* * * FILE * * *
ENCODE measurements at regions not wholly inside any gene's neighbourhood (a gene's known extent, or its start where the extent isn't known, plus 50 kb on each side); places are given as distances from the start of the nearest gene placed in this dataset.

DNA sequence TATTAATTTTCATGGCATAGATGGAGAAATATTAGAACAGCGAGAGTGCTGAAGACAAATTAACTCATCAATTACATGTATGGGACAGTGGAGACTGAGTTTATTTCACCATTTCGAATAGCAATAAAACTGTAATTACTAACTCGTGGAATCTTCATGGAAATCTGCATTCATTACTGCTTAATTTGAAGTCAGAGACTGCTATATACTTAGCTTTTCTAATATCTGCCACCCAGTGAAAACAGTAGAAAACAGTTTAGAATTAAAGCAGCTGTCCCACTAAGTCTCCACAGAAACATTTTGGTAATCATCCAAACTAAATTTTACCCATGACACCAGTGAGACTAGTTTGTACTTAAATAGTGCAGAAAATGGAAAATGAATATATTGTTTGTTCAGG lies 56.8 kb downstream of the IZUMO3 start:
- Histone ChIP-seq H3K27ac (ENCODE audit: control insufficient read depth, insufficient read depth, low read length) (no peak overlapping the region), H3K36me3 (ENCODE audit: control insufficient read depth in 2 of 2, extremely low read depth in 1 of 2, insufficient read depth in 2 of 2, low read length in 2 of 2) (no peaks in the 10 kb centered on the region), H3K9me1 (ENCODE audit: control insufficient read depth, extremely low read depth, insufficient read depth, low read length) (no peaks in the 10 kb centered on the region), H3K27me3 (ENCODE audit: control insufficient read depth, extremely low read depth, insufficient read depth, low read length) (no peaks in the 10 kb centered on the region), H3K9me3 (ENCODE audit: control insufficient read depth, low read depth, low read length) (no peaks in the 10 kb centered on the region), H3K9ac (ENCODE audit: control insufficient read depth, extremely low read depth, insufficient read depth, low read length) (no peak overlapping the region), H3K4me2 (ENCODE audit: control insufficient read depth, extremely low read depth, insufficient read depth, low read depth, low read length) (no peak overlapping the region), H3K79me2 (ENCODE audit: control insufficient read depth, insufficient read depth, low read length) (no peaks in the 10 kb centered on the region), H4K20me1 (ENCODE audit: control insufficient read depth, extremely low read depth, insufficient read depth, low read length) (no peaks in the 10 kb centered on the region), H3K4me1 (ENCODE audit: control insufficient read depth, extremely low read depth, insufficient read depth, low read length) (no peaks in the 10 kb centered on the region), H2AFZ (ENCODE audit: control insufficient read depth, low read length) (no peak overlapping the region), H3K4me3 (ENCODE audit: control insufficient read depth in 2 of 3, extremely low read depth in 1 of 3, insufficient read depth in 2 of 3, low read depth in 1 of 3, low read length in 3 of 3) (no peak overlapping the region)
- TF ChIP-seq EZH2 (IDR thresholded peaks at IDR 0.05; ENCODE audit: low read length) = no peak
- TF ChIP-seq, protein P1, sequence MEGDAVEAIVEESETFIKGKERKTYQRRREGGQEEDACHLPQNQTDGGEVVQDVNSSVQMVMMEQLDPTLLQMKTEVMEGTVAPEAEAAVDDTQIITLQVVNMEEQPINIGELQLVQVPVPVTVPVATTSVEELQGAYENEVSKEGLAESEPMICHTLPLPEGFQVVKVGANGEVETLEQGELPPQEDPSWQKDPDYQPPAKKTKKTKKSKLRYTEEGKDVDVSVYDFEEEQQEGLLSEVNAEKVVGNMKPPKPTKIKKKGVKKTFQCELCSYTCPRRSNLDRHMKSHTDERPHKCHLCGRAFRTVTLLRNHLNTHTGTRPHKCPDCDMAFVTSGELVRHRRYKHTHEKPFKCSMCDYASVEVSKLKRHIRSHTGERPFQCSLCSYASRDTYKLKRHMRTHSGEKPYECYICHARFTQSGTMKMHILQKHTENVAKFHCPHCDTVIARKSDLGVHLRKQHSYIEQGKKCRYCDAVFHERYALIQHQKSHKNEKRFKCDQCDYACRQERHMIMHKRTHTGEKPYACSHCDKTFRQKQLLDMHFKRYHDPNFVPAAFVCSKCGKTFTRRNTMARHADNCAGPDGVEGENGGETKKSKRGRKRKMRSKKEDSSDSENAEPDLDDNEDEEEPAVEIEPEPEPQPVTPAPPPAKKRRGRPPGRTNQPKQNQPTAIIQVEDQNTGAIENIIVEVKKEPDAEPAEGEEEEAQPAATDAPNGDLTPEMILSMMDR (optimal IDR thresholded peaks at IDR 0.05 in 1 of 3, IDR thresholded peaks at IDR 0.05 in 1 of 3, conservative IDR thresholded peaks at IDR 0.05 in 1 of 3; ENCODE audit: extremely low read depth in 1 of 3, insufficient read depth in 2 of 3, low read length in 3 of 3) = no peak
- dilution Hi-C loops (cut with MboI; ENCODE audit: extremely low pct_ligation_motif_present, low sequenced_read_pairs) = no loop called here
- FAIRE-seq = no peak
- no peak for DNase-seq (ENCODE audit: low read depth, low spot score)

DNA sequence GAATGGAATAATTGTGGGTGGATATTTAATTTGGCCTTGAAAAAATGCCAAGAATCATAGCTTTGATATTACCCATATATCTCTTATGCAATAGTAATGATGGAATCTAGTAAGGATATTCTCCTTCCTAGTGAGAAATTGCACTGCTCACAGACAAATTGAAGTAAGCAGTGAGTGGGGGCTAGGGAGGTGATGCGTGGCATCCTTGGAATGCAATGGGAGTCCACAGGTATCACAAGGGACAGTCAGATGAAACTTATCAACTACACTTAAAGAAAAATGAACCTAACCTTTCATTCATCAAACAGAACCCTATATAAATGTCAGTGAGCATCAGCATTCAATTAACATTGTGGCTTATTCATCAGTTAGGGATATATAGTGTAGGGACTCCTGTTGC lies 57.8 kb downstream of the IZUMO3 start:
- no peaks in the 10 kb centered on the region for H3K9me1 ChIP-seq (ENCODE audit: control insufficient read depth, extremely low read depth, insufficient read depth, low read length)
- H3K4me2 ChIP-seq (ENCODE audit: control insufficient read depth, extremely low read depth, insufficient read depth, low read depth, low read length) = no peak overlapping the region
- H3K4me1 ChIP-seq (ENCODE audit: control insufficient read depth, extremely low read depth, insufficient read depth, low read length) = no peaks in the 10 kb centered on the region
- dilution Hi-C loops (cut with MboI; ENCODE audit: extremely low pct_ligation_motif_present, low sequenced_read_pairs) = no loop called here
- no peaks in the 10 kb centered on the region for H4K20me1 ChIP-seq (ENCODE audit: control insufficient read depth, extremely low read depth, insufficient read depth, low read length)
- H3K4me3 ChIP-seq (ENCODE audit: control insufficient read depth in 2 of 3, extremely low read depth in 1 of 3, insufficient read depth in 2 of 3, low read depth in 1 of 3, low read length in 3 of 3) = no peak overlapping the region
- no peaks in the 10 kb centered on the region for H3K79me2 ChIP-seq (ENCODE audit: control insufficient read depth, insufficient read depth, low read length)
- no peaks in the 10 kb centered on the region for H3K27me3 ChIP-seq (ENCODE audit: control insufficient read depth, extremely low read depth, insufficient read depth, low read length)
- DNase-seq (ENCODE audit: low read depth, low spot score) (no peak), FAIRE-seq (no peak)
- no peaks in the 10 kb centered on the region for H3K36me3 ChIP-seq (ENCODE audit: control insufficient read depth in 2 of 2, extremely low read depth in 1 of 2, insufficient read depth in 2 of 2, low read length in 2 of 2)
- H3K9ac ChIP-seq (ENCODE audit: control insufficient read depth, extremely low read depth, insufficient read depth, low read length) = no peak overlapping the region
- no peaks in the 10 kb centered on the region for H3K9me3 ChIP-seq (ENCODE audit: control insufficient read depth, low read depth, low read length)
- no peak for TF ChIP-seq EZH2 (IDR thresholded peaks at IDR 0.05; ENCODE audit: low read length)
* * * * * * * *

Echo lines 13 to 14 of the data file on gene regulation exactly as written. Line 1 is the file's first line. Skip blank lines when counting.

- dilution Hi-C loops (cut with MboI; ENCODE audit: extremely low pct_ligation_motif_present, low sequenced_read_pairs) = no loop called here
- no peaks in the 10 kb centered on the region for H4K20me1 ChIP-seq (ENCODE audit: control insufficient read depth, extremely low read depth, insufficient read depth, low read length)